For those eager to say co-management is well and good in rural areas but not urban or suburban settings, Dr. Barney is quick with a rebuttal: even in metropolitan areas, there are additional indirect and direct costs to patients when they must utilize the ophthalmologist for all their care. Think of the senior on a fixed income coordinating public transportation or driving to an unfamiliar part of town. Or in the case of some of the U.S.’s metropolitan melting pots, think of the patient who isn’t as fluent in English and has a developed rapport with their local optometrist from a similar background.

“We see very similar difficulties among patients in urban versus rural areas,” Dr. Barney says. “It comes back to: if we’re doing co-management with their optometrist who practices in their community or near their home, it’s much easer for that patient to get care.”

Co-management of ophthalmic surgery is one of the most successful models of collaborative inter-professional care that exists, says Christopher Quinn, O.D., founder and president of Omni Eye Services of New Jersey and CEO of Omni Ophthalmic Management Consultants, as well as an AOA past president. Omni Eye is a co-management-based practice that emphasizes collaboration among optometry and ophthalmology to deliver high-quality patient care.

“Over the past 40 years, patients undergoing eye surgery have benefited from the expertise of experienced ophthalmic surgeons who work collaboratively with primary care optometrists,” Dr. Quinn says.

“Patients benefit from the continuity of care, convenience and improved access provided by their local optometrist who is most familiar with their visual needs. High-quality ophthalmic postoperative care provided by optometrists is a common and proven model that benefits patients,” he adds.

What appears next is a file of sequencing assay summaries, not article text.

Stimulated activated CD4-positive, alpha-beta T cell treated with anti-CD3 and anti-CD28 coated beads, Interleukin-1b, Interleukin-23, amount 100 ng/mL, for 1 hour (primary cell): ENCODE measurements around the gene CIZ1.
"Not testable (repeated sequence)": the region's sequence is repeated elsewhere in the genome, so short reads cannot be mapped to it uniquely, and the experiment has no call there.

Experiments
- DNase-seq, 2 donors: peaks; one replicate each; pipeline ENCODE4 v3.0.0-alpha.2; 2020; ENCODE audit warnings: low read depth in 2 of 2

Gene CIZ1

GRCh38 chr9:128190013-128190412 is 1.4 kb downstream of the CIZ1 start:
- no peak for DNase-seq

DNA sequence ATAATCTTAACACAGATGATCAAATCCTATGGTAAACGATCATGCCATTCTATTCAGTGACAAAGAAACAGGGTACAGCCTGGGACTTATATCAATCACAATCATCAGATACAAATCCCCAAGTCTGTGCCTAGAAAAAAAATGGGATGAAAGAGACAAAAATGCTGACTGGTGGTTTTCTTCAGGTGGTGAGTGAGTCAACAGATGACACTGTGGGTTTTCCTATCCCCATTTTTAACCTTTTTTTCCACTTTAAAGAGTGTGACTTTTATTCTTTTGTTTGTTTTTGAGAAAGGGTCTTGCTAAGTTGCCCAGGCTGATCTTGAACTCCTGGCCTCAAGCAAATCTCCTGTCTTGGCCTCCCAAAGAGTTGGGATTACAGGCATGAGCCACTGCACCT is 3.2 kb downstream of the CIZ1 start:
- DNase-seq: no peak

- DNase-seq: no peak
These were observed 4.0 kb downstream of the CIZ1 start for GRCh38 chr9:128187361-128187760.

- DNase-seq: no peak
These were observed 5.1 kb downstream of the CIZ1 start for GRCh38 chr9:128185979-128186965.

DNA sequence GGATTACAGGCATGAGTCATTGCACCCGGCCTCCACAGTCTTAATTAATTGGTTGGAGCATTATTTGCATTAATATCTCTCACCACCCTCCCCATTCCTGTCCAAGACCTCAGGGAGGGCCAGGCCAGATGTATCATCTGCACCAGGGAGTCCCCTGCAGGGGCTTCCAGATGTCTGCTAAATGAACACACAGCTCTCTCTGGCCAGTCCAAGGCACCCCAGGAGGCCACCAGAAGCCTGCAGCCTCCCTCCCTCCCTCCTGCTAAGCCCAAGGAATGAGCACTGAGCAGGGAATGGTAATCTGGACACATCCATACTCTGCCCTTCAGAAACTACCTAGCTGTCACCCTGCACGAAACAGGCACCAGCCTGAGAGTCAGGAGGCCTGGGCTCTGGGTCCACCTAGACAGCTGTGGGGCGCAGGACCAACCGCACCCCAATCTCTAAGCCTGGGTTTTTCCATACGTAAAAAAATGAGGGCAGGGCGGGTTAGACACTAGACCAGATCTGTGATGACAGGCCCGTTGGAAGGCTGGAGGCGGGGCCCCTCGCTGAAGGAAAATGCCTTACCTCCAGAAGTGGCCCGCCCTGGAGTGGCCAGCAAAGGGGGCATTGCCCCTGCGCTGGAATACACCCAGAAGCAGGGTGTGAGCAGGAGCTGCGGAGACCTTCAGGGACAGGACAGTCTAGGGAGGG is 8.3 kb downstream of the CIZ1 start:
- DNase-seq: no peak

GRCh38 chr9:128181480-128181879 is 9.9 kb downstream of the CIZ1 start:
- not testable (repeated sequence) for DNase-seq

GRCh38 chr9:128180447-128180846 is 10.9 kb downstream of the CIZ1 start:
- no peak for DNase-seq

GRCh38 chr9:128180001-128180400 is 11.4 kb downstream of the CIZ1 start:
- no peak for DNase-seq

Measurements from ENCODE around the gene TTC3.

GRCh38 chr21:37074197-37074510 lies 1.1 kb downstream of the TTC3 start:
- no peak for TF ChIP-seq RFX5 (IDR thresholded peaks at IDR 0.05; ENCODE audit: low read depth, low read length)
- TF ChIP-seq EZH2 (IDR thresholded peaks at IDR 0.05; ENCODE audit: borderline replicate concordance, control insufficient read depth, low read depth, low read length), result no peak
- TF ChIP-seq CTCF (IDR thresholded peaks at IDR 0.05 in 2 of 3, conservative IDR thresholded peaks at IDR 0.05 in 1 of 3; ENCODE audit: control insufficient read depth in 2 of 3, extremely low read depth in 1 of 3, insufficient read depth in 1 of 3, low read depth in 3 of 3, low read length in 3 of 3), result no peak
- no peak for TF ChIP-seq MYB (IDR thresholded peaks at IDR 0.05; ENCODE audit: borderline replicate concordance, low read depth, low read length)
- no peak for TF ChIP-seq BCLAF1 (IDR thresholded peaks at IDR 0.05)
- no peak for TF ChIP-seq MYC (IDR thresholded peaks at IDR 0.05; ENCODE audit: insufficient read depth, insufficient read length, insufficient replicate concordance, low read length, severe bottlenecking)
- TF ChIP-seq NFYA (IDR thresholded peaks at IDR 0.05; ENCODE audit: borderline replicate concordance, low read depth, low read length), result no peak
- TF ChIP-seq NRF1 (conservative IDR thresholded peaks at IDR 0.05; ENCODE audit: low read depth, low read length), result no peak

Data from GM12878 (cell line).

Considerations for co-managed care success

Thinking about co-managed care? Paul Ajamian, O.D., and Randall Reichle, O.D., experts in co-management, offer these tips and considerations for doctors exploring this model of care. 

  1. Make contact. Identify potential co-managing ophthalmologists by turning to your best resource: local optometric colleagues. These doctors of optometry already know the local surgeons with the best rapport and approach to co-managed care. Once you’re ready, schedule meetings over lunch or simply arrange a visit to their practice.

  2. Determine the division of labor. When visiting the surgeon’s practice, use this as an opportunity to discuss their stance on co-managed care and optometry’s scope. Ask to observe a procedure to see the “bedside manner” of the doctor and staff with patients. Discuss clinical issues and assessing the level of care offered in the practice; does the surgeon offer state-of-the-art care with premium lens options, advanced technology or even dropless surgery for patient convenience? See if the surgeon is doing everything possible to maximize favorable patient outcomes.

  3. Maintain lines of communication. Co-management requires strong communication, so it’s vital that the primary care doctor of optometry and surgeon are on the same page from the start about how this partnership is to be approached. Put expectations on the table, and that includes the frequency and form of communication regarding the patient. Use written documentation of pre-op requirements, medications, post-op visit schedules and conditions under which the surgeon would need to see the patient to avoid a breakdown in communication.

Keep reading about successful co-management tips and strategies in AOA Focus.

Interested in learning more about co-management?

Log in to the AOA EyeLearn Professional Development Hub to access relevant content, including the course “Co-Management of Glaucoma Laser and MIGS Procedure.”